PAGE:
I write on a variety of topics and I’m not expecting everyone to agree with me all of the time, believe me they do not. I’m simply trying to get people to think about things they normally wouldn’t. I welcome all calm and respectful discourse, but if it turns malicious, I know how to hit the delete key and filter out such people from participating in future dialogues. This brings up an important point, if you have the means to control the text entries, be sure to do so. After all, it is your story, not theirs. They may whine about you deleting their comments, but you have to do what is best for the article.

I remember one time when I was in a meeting and had an antagonist heckle me throughout the session. Despite my attempts to answer his questions, he kept badgering me to the point of irritating everyone in the room. Finally I looked at him and said, “Tell me, did your parents have any children that lived?” This resulted in a pregnant pause and gales of laughter (and finally broke the logjam).

Usually your antagonists will try to get in the last word on a subject. If you are lucky, you can get the last word in before they do, but that is uncommon. Its more likely they’ll get the last word, but don’t despair, if you have done your job, they are the ones who will look like the fool, not you.

Remember, don’t let yourself get baited; don’t let them get your goat. Defuse the situation and stay in control.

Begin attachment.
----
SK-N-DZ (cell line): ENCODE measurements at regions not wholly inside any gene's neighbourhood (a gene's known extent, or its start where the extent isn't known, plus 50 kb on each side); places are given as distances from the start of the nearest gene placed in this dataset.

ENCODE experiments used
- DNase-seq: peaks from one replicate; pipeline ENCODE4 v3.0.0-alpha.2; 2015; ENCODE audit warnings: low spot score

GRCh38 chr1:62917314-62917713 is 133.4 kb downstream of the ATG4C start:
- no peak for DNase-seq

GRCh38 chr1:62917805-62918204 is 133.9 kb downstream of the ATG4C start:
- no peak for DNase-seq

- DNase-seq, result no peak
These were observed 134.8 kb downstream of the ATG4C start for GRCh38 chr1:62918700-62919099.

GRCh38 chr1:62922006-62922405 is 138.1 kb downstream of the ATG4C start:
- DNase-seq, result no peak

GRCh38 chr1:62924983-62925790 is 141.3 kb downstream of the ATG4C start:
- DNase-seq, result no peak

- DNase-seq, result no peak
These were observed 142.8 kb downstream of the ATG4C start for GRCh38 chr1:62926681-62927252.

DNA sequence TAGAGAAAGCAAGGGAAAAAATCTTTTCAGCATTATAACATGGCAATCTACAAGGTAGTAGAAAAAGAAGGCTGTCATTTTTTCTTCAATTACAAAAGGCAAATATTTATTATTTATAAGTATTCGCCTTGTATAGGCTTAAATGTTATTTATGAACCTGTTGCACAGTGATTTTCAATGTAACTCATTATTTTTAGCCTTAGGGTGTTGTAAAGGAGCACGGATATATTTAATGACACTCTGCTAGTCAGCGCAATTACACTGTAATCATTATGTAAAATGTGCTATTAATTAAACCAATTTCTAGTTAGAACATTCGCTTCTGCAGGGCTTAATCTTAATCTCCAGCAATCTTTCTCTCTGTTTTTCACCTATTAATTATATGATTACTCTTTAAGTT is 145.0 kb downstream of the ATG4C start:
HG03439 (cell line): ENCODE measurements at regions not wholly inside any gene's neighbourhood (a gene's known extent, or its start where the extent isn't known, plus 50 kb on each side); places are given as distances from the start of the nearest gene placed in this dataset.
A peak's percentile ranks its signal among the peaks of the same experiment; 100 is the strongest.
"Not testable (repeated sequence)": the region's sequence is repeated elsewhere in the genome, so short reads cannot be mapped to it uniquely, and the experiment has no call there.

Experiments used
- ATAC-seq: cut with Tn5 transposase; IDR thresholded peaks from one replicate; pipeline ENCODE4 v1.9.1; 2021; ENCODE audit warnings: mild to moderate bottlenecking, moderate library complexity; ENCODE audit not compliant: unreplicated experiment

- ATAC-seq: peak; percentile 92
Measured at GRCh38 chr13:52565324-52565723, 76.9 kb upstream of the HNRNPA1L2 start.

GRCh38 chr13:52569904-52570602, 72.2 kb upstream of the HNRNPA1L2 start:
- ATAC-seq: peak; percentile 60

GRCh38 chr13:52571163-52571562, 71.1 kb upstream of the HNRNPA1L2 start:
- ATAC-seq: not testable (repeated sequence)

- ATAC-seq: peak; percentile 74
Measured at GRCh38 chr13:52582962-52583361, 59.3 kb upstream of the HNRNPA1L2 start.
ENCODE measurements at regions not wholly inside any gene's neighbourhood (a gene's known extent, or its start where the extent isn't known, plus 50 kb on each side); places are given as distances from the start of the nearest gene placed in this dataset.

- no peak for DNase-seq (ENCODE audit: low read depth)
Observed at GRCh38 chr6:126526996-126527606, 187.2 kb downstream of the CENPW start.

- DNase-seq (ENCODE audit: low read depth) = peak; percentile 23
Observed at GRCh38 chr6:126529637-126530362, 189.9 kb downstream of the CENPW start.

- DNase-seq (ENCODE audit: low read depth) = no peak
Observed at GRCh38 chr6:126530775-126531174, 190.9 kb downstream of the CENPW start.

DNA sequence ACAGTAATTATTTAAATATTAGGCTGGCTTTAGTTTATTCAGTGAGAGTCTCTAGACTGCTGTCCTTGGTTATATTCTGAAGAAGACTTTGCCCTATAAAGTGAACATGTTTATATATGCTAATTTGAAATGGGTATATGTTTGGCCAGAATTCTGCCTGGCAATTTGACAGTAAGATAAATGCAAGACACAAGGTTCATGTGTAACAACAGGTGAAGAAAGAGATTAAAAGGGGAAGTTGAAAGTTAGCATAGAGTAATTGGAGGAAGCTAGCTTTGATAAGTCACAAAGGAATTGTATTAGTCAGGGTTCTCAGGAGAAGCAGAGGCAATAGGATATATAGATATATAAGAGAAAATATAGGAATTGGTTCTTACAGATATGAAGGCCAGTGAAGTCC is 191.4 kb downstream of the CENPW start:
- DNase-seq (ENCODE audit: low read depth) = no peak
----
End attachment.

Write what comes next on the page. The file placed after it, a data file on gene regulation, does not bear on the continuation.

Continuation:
First published: September 18, 2006

Keep the Faith!

Note: All trademarks both marked and unmarked belong to their respective companies.

Tim Bryce is a writer and the Managing Director of M&JB Investment Company (M&JB) of Palm Harbor, Florida and has over 40 years of experience in the management consulting field. He can be reached at timb001@phmainstreet.com

For Tim’s columns, see:   timbryce.com

Like the article? TELL A FRIEND.

Copyright © 2017 by Tim Bryce. All rights reserved.

Also read Tim’s columns in the THE HUFFINGTON POST

NEXT UP:  WHAT PRICE QUALITY? – And who is responsible for its implementation?

LAST TIME:  YES MEN  – In reality, such people contribute nothing worthwhile.

Listen to Tim on WZIG-FM (104.1) in Palm Harbor,FL; KIT-AM (1280) in Yakima, Washington “The Morning News” with hosts Dave Ettl & Lance Tormey (weekdays. 6:00-9:00am Pacific). Or tune-in to Tim’s channel on YouTube. Click for TIM’S LIBRARY OF AUDIO CLIPS.

 

Posted in Life | Tagged: , , , , | 3 Comments »

YES MEN

Posted by Tim Bryce on August 4, 2017

BRYCE ON MANAGEMENT

– In reality, such people contribute nothing worthwhile.

Click for AUDIO VERSION.
To use this segment in a Radio broadcast or Podcast, send TIM a request.